How to clean up your credit report

How to clean up your credit report
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Most Australians have no idea what it is or how to check it, but your credit history determines whether you are approved for a home loan, a mobile phone plan or any kind of loan.

And from today (Wednesday 12 March), changes to the Australian Privacy Laws mean lenders will have access to more information about your financial habits, including 24 months of your repayment patterns for credit cards, loans and other credit.

The changes mean that lenders will now be able to see when you opened or closed a credit account, the current limit on your credit accounts as well as your repayment history. The additional information will be backdated on your credit report to December 2012.

If you haven’t been paying your bills on time or have defaulted on a loan, you may have trouble applying for a new loan or phone plan. The good news is that you can actively improve your credit report by being more careful and ensuring all bills are paid on time.

How the changes can help you

The additional information paints a clearer picture of your credit past. For example, if you previously had trouble with repayments but have since been making repayments on time, the new information will balance out the old behaviour.

“In the past, a late payment on a phone bill or loan could put a ‘black mark’ on a consumer’s record for years to come,” Alex Parsons, CEO of, said. “But with the new ‘positive’ changes to credit reporting, consumers will have a chance to redeem themselves and effectively add ‘green ticks’ to their file as they do so.”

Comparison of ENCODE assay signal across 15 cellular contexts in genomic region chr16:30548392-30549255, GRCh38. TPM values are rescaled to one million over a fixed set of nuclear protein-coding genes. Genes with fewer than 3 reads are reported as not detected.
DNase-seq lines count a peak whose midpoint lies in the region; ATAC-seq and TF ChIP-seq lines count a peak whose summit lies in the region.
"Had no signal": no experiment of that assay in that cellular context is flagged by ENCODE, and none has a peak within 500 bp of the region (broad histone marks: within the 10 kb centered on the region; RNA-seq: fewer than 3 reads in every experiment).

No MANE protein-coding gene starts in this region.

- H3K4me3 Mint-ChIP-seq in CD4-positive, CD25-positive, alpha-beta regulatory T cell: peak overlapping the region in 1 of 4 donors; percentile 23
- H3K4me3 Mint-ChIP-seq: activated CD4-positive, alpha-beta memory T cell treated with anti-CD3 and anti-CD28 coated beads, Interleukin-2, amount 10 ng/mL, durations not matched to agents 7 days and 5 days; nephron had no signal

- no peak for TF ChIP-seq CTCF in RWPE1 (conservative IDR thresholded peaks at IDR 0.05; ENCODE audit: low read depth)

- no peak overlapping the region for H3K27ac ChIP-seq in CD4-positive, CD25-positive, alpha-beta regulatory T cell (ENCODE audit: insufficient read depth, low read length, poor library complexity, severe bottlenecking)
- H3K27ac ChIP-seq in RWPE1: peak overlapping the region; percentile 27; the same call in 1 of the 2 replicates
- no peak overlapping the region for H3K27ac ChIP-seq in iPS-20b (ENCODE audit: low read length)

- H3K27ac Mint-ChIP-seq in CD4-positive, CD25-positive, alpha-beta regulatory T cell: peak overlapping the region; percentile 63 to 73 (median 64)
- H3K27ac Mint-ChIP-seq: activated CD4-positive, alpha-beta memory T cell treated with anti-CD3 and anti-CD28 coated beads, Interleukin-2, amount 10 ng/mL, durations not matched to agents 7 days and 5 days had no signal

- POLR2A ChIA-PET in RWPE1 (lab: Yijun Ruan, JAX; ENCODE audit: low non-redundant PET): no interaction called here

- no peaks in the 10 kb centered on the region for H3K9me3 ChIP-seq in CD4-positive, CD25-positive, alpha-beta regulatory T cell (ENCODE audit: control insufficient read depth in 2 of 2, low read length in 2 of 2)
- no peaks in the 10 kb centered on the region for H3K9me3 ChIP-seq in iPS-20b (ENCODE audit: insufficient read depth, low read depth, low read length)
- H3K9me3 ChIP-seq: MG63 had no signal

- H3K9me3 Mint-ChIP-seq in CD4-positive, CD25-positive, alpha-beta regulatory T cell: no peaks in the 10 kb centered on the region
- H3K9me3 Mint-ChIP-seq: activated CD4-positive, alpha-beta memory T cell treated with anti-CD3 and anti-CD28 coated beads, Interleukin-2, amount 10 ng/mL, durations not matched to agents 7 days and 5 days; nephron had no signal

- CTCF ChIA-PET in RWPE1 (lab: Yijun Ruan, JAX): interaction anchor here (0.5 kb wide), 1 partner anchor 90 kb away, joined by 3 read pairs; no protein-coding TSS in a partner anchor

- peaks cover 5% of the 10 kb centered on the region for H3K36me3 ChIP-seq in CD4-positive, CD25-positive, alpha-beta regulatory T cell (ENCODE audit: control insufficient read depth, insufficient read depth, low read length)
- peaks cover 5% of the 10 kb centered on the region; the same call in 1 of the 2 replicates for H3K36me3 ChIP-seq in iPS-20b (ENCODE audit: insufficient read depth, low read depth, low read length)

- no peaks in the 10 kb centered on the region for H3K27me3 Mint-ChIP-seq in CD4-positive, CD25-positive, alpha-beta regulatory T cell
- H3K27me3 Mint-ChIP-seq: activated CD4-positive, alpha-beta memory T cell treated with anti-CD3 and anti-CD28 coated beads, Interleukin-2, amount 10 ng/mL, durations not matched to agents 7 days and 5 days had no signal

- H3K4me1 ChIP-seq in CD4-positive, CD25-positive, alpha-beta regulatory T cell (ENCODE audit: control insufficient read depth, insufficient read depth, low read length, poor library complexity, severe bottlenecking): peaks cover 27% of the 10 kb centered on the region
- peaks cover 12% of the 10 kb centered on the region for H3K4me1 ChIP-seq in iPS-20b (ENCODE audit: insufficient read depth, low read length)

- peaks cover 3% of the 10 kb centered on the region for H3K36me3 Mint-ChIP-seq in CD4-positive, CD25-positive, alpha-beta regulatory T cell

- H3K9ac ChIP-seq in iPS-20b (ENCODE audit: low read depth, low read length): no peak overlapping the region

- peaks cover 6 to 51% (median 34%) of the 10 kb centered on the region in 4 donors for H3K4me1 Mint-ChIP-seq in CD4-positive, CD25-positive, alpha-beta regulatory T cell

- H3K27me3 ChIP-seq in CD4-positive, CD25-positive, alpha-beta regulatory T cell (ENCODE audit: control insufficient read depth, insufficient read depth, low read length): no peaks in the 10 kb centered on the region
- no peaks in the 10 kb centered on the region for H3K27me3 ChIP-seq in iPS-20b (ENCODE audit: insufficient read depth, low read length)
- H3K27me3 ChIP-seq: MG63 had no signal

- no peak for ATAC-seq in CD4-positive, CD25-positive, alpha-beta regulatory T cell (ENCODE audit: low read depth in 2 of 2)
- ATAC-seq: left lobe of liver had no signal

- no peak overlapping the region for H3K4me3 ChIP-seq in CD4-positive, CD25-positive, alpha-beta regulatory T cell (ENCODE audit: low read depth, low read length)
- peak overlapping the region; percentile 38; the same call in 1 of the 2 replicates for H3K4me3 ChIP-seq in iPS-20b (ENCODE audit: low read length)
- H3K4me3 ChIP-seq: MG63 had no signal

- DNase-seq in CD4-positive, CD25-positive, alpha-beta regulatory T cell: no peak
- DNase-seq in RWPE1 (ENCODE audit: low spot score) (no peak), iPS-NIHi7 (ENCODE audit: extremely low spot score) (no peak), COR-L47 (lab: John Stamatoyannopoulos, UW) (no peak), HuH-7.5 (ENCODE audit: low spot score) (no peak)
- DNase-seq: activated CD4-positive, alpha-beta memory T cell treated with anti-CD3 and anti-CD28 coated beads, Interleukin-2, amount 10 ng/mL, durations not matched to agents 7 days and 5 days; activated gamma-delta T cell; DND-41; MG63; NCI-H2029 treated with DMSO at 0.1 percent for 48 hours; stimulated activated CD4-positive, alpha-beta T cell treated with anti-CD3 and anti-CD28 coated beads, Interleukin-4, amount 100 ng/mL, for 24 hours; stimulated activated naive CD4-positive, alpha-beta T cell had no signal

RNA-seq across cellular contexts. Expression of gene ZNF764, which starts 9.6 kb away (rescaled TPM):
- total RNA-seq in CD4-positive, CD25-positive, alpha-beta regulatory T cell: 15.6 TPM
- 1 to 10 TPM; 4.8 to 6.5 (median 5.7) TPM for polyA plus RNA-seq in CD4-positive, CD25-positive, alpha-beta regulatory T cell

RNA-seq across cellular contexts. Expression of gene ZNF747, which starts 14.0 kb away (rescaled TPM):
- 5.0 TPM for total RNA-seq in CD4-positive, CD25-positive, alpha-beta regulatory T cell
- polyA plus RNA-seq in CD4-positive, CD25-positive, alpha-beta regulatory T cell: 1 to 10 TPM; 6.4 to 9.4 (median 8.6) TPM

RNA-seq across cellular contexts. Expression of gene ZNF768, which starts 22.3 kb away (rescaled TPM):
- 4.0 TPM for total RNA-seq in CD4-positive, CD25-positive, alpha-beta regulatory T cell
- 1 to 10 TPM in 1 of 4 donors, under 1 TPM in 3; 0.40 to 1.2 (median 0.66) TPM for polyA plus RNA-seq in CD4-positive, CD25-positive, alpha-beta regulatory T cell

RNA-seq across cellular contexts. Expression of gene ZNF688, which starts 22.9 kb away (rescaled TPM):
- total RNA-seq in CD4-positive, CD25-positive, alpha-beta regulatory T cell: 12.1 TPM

To redeem themselves, any consumer with a sketchy credit history will “need to be diligent in making an effort to improve, because the banks will be watching,” Parsons added.

According to the Australian Retail Credit Association, the changes will also benefit consumers with a good credit report by allowing lenders to offer them a level of credit that better matches their capacity to repay the loan and any existing credit they owe.

The changes also provide increased consumer protection. Credit providers are now obliged to help you remove any incorrect information on your credit report, and if your correction request is not resolved you have better access to dispute resolution processes. And there are more options for protection in the event of identity theft or fraud.

Tips for cleaning up your credit history

  • Pay bills on time: you can improve your credit record by using credit more often and paying the bills on time, so that the on-time payments outweigh any indiscretions.
  • Set up a direct debit with your bank so that your credit card and other bills are paid before the due date.
  • Reduce any unnecessarily large credit limits you may have.
  • Clear up any disputed records: your credit report includes instances when a lender or credit provider unsuccessfully tried to contact you and reported you as a missing debtor. Visit an online credit reporting agency, such as Veda, to obtain a free copy of your credit report.
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